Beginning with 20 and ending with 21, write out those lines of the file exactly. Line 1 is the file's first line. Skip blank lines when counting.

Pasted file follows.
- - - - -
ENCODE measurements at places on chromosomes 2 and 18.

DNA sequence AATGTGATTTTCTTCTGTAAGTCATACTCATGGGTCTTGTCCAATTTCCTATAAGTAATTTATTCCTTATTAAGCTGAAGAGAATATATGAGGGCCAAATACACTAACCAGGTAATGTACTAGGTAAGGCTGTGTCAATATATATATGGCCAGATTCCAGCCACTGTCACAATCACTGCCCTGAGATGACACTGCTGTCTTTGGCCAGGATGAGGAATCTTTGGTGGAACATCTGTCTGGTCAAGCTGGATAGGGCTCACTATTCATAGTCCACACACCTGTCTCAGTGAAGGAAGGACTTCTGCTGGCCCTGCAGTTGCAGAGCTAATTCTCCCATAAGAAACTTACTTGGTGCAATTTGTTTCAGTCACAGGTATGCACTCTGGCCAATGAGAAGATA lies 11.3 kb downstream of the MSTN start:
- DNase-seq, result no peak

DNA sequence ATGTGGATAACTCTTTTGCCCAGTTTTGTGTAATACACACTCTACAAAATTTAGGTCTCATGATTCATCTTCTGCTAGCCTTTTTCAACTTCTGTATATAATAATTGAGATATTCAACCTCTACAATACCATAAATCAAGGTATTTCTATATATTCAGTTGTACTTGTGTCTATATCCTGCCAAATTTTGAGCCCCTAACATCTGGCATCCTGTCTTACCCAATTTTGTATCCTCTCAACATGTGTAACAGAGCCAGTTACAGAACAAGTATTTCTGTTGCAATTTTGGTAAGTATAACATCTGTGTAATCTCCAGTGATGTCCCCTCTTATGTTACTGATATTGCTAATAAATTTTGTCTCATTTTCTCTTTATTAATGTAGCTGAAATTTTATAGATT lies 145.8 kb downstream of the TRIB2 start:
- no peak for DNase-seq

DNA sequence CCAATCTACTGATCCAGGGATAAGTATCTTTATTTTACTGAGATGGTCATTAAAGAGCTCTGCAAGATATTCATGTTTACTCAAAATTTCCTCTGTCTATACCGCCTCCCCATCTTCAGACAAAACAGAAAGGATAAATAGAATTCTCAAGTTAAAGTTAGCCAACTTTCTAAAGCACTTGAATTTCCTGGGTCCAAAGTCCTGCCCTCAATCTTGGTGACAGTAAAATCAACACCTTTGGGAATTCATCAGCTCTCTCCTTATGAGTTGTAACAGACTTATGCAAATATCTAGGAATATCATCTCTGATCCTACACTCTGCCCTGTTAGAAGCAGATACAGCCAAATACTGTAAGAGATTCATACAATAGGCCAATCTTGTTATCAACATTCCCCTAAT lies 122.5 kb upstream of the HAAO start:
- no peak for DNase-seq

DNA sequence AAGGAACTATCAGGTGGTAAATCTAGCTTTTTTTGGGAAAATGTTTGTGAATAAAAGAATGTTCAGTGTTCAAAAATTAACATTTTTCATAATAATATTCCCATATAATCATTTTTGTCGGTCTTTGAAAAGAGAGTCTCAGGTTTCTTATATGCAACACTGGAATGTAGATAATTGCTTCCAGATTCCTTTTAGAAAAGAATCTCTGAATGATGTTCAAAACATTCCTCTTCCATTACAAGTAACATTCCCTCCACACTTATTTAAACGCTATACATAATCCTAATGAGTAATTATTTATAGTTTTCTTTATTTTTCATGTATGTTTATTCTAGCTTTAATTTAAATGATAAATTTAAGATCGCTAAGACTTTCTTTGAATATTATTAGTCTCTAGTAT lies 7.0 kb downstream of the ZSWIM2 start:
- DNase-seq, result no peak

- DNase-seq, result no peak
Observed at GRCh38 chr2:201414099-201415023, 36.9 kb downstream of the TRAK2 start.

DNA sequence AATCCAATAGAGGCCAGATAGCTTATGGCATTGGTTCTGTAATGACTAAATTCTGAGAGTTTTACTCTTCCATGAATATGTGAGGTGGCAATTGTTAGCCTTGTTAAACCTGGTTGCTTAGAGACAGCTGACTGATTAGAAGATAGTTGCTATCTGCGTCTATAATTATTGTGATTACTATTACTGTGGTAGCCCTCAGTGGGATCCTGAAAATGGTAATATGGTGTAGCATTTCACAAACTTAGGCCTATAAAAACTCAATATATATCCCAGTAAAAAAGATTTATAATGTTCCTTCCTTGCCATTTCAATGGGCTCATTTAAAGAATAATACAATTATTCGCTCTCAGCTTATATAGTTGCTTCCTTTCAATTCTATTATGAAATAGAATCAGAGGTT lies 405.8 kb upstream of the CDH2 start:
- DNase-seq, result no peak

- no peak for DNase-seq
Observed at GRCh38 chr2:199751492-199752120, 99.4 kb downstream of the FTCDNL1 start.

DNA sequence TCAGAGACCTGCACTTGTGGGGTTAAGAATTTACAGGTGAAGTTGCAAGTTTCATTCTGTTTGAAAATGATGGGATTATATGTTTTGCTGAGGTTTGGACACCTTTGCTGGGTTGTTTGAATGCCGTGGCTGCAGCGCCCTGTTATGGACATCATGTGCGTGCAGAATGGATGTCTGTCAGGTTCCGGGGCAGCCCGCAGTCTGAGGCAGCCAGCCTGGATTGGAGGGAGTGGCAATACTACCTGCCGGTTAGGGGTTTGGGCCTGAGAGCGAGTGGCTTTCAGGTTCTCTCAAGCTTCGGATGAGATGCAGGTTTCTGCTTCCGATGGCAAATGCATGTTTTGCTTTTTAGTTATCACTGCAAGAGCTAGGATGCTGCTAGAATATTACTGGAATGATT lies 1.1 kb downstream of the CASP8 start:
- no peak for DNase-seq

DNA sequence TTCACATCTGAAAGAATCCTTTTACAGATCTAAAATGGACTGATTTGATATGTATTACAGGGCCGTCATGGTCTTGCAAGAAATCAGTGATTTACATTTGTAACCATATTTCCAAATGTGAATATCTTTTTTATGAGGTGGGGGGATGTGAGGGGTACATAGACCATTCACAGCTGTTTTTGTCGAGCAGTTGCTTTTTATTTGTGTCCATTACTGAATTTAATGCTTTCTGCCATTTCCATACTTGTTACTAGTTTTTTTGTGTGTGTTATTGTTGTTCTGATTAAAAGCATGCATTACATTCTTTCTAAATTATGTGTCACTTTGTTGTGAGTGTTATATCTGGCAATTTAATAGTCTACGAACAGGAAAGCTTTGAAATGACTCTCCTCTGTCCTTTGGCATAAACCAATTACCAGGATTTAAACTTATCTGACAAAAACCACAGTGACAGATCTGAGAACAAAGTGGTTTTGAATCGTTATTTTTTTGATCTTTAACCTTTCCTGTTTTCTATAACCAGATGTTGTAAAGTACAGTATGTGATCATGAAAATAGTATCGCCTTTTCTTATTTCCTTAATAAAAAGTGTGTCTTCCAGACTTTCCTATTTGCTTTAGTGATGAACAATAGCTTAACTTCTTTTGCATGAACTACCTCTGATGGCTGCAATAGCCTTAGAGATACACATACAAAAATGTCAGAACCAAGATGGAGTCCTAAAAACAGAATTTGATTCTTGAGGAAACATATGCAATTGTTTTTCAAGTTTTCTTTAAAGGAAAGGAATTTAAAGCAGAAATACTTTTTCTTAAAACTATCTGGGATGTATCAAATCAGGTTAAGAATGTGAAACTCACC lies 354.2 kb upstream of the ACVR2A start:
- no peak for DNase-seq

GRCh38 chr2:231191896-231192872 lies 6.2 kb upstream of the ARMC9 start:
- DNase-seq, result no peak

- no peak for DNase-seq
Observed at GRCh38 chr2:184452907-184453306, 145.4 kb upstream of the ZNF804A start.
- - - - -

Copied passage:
GRCh38 chr2:231191896-231192872 lies 6.2 kb upstream of the ARMC9 start:
- DNase-seq, result no peak